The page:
Mental Health in America

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I wrote a post on the American Justice system a few months back after attending a court session on my nephew’s murder.  It is appalling! Well, unfortunately, I have now had experience with the Mental Health system in America.  After I tell you my story, you will most likely agree with me as to why we are having so many mass shootings in America.  Tell me you work for the Mental Health system in America and I will tell you to find a different job because you are helping no one.  Sorry to be so blunt but from my experience, it’s true.  It’s all about money.  They don’t care about the patient.  They just drug them up in hopes it will help or so they don’t have to deal with the patient.  So, the pharmaceutical company is making money as well, thanks to the mental health workers.

My step son has had a problem all his life.  When his mother was alive, she did not want to test him for any of his odd behaviors.  He had been asked to be removed from every school he ever attended because of his disruptive behavior.  He never listened to the teachers and he annoyed the other students by making noises in class.  When asked to stop, he wouldn’t listen.  He would continue his bad behaviors until the teachers went to the administration and said he was too hard for them to handle.  His mother then choose to home school him, which consisted of one hour of lessons and 7 hours of video games.  He did this for 2 years.  Kaiser Hospital diagnosed him with ADHD within a 20 minute meeting.  No testing was ever done, just by what they were being told by his mother.

Unfortunately, my step son’s mom died of a brain tumor when he was twelve.  When my husband and I met, we moved to CO and brought him with us as he was now fourteen and still a minor child.  We enrolled him in public school as I refused to home school him due to the amount of college homework I had.  Plus we wanted to socialize him.  In middle school, eighth grade, we started getting phone calls from the school.  We would have to pick him up because he had become so enraged, they were unable to control him.  He was seeing men in hazmat suits in their conference room.  Of course, no one else could see them but him.  He told the administration the school had been built on a hazmat site and a cemetery.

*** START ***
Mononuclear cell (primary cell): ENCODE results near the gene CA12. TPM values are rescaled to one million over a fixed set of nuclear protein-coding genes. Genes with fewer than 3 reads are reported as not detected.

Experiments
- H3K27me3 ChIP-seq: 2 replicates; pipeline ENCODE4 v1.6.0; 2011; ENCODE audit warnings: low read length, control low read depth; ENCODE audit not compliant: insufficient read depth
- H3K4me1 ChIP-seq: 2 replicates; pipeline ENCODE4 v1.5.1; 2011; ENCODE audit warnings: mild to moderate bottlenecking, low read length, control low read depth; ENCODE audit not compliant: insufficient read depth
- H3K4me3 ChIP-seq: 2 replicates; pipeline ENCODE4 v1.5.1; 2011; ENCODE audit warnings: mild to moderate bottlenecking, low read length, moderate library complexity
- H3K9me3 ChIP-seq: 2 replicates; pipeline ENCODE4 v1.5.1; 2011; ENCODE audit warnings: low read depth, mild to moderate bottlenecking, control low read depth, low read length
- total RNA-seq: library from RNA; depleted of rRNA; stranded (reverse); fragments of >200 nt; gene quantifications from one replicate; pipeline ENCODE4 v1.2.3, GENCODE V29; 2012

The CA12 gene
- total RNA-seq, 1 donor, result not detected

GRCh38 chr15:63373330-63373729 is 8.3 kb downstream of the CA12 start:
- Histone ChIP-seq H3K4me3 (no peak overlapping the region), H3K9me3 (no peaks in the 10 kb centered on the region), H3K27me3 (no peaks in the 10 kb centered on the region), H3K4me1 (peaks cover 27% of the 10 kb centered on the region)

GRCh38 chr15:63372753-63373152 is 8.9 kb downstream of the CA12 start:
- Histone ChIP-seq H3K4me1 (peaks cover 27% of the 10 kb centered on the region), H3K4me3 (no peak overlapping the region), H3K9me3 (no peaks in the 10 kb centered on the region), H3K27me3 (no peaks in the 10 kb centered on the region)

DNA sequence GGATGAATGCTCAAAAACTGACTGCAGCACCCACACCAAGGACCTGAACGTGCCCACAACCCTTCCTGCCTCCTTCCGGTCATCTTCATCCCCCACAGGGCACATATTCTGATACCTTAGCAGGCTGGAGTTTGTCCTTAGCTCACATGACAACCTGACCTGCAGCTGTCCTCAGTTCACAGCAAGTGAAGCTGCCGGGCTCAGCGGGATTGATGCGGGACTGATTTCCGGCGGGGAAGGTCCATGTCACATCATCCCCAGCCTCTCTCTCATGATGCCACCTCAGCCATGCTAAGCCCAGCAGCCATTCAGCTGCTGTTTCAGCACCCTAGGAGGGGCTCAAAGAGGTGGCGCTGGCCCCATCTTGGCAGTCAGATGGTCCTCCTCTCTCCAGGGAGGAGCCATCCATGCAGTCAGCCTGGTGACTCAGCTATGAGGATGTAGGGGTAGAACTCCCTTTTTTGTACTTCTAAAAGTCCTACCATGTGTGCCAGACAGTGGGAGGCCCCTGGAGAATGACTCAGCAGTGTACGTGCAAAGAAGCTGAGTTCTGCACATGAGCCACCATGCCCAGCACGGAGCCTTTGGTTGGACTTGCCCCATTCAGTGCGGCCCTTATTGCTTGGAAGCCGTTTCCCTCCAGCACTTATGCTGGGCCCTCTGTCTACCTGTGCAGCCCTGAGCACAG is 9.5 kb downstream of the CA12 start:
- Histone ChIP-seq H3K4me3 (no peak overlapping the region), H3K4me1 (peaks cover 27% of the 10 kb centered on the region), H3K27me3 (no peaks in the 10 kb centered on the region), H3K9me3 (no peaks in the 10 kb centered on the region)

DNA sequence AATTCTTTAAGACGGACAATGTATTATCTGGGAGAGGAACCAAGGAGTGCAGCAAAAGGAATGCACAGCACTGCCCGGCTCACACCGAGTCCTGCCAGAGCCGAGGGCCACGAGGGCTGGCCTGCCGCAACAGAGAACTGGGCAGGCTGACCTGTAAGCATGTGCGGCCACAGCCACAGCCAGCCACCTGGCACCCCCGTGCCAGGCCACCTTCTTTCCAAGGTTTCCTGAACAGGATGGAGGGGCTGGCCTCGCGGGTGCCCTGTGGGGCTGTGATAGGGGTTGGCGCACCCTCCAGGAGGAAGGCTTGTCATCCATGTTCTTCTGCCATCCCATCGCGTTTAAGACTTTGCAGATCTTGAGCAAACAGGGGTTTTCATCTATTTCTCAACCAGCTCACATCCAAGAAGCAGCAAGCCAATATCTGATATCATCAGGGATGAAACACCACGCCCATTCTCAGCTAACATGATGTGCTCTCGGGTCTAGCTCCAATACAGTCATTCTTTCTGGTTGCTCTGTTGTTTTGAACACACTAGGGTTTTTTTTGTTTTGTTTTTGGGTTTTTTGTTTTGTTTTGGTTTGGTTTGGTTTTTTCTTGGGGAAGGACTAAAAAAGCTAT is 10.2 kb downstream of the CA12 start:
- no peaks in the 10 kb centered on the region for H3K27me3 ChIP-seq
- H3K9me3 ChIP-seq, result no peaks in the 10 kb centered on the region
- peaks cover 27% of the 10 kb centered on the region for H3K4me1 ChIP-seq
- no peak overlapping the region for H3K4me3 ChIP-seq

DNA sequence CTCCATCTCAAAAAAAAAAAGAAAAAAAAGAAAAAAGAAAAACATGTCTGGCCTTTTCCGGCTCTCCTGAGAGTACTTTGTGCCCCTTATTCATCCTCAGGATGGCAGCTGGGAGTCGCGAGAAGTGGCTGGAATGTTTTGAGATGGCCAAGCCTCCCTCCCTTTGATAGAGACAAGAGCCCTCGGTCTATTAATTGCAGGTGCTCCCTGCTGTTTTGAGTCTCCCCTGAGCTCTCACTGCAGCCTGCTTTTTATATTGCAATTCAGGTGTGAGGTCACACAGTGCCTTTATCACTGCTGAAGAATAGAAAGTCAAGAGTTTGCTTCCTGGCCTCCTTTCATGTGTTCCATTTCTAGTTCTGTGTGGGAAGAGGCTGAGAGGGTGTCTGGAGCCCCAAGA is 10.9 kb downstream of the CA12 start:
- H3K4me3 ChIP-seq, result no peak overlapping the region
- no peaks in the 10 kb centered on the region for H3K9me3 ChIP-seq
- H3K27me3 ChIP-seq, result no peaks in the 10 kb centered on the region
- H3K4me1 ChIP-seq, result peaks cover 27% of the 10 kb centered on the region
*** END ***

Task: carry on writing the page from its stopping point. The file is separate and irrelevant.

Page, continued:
It was around this time the principal called us into his office and stated he felt my step son had other issues going on and we should have him tested for autism and other maladies.  We did a school evaluation, we went down to a facility for 3 days where he met with a team of people who evaluated him and the results were autism, PTSD, ADHD with ODD.  We came up with a plan on how it should be treated and we marched ahead.  We changed his diet which included no sugar, or smaller amounts of sugar because this seemed to be a trigger for him.  We also limited his electronic time and TV time to 2 hours each day on the weekends.  We took away all the violent video games he had which weren’t age appropriate for him.  We encouraged him to read books as this would help him escape real life.  He actually loved reading once he got into it.  He had never read a book in his life with the exception of school books and he became hooked.

They put him on a medication to help quiet his mind and it seemed to help in the beginning.  Since kids with autism aren’t into hygiene, we made up a list of daily things he needed to do, brush his teeth, shower, use deodorant, change his underwear, wipe his butt better, use shampoo and conditioner when washing his hair and to use soap when he showered.  Apparently, he didn’t use any of these things until we told him he had to. Until he believed we were serious about his hygiene, he would lie to us about brushing his teeth until we would show him the dry toothbrush.  The soap and shampoo levels never went down and my husband then had to sit in the bathroom while he showered to make sure he used these things to get himself clean.  Did we enjoy doing this?  No way.  But we just didn’t understand why he wouldn’t want to use these things. He went to therapy once a week to discuss his feelings and problems and we set him up with an IEP in high school due to his learning difficulties.  When he was tested he showed a fourth grade understanding level and so he needed more time to complete some of his tasks.  He began liking school and making friends.